Regime mouthpieces

Communes Minister Aristóbulo Istúriz presented this dilemma yesterday: “Either this country descends into civil war or this country finds peace,” mirroring Nicolás’ words on Sunday. Interior minister Néstor Reverol tweeted: “Today I met with the relatives of the victims of the wave of terrorism caused by the Venezuelan ultra-right in the last 62 days,” demonstrating how impartial he is on the matter. Additionally, lawmaker Pedro Carreño requested the TSJ to establish a medical board to perform a psychological examination of general prosecutor Luisa Ortega Díaz, because “this lady can push us all to civil war, she can create the conditions for foreign intervention.” The worst of all was the fake interview between the Villegas brothers, a shameful exercise between two journalists who have contributed to the diminishment of Venezuelan public media and who, without listening to one another, presented the country with a vivid example of the impossibility to reach an understanding when arrogance and irresponsibility are at the top; in any case, the great loser was Ernesto Villegas.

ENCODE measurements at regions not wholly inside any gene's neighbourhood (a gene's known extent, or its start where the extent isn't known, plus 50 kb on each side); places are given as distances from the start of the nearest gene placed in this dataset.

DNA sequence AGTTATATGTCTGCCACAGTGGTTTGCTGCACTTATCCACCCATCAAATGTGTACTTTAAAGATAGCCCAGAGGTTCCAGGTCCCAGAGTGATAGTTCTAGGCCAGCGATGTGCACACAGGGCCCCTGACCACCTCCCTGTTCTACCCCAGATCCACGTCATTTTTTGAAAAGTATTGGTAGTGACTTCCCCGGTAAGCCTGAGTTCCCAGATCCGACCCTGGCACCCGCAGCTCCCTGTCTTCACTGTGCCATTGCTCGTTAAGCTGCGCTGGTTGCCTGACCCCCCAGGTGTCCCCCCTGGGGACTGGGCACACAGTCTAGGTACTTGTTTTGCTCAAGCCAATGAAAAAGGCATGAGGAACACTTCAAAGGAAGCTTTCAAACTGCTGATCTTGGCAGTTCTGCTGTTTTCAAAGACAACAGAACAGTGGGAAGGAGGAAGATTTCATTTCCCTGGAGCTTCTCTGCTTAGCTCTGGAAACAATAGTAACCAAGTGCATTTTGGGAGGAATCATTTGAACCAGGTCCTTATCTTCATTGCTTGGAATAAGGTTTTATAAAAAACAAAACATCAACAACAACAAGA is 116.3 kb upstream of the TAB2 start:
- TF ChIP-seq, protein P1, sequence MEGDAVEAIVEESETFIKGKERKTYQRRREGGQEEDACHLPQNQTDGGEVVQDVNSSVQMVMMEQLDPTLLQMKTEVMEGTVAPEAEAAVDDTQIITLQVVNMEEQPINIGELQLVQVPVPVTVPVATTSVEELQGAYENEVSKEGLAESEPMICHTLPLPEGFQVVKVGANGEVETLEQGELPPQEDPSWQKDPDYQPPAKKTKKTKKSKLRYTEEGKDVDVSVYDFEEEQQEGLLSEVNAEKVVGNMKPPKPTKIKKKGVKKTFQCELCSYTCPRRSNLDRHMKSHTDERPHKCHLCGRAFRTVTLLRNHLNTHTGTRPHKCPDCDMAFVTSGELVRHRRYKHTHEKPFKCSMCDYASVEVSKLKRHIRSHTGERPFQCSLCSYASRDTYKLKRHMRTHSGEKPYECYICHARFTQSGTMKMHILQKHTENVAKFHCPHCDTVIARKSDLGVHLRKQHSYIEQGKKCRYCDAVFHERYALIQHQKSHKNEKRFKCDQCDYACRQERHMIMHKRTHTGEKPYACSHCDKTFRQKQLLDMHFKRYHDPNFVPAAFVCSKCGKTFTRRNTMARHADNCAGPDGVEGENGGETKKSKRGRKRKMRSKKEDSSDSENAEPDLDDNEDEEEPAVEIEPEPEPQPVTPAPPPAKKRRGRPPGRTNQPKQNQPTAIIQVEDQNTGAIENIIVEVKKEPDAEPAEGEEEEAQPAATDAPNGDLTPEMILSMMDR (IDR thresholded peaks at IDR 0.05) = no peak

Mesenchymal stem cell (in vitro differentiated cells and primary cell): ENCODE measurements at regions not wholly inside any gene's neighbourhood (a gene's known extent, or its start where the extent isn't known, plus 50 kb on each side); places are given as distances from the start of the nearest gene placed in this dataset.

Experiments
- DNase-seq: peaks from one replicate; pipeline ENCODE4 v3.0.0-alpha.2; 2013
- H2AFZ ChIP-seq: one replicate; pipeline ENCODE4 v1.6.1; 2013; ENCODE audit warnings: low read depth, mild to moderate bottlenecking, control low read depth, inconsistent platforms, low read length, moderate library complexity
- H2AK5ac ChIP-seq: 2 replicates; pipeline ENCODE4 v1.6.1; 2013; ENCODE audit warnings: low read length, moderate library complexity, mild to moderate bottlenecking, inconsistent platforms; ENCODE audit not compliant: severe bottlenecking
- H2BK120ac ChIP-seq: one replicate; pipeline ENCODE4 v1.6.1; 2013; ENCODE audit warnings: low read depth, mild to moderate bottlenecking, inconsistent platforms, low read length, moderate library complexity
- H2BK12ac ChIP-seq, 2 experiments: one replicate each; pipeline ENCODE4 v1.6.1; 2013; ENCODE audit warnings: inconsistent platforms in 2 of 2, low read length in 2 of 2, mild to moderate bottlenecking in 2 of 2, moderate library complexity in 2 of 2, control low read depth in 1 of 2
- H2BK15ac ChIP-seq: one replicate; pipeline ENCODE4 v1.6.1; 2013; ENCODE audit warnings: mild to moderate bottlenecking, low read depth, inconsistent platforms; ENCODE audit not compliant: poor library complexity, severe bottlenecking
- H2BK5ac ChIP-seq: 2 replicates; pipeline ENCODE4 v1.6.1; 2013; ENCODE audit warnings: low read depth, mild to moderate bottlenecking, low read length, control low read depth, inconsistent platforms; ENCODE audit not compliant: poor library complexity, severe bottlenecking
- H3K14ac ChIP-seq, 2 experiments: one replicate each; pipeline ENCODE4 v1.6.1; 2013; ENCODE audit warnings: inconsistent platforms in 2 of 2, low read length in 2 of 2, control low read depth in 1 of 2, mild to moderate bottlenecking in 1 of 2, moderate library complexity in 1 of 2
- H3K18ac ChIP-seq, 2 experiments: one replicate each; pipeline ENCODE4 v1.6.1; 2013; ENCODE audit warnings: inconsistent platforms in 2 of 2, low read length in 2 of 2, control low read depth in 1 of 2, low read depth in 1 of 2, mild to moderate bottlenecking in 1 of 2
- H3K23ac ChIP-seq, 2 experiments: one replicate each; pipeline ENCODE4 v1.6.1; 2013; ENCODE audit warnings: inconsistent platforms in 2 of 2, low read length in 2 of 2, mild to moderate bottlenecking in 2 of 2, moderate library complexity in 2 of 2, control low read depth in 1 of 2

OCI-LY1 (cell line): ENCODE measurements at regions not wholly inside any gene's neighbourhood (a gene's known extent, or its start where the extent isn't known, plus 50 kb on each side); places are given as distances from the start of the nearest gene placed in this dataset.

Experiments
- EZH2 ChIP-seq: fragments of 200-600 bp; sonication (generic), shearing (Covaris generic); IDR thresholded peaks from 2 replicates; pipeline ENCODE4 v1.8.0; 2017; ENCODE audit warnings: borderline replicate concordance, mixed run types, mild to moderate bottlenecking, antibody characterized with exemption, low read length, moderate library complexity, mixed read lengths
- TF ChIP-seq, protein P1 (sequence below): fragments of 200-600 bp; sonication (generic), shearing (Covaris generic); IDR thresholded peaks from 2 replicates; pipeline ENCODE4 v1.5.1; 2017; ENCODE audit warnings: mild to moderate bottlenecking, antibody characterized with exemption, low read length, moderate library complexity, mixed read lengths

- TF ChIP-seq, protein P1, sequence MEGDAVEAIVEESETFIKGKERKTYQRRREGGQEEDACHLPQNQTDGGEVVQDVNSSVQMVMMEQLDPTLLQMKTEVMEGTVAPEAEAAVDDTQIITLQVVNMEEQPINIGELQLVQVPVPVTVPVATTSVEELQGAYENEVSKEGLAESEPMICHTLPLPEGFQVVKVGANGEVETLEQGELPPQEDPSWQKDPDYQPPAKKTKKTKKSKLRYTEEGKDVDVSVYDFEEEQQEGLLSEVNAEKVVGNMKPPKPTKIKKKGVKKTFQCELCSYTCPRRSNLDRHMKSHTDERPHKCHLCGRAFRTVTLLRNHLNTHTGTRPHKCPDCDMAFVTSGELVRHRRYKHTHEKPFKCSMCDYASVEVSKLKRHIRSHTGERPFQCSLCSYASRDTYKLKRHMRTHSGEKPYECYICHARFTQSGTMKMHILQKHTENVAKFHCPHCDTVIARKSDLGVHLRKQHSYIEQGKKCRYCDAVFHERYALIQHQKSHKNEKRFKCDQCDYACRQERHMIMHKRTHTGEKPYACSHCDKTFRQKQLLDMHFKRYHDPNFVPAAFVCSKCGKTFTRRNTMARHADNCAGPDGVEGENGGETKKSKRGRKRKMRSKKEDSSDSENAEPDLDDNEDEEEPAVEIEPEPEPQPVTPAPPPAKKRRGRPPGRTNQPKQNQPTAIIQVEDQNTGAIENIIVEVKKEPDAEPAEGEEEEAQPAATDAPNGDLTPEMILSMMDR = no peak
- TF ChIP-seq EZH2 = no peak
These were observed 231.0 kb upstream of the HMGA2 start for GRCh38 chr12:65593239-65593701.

Another show in the CNE

Vice-president Tareck El Aissami submitted the proposal to modify the imposed Constituyente’s electoral rules, accompanied by several PSUV authorities. Jorge Rodríguez claimed that the rules are profoundly fair, popular and complying with electoral techniques, an unnecessary clarification if those features are true. Just to be clear: a proposal to allow us to approve a new Constitution without consulting on whether we want that new Constitution in the first place is a fraud. In fact, CNE authority Luis Emilio Rondón reported that “the Constituyente’s call, timetable and electoral rules haven’t been approved yet” because there was no board meeting in the electoral institution on Monday, pointing out that modifying the electoral rules is yet another unconstitutionality.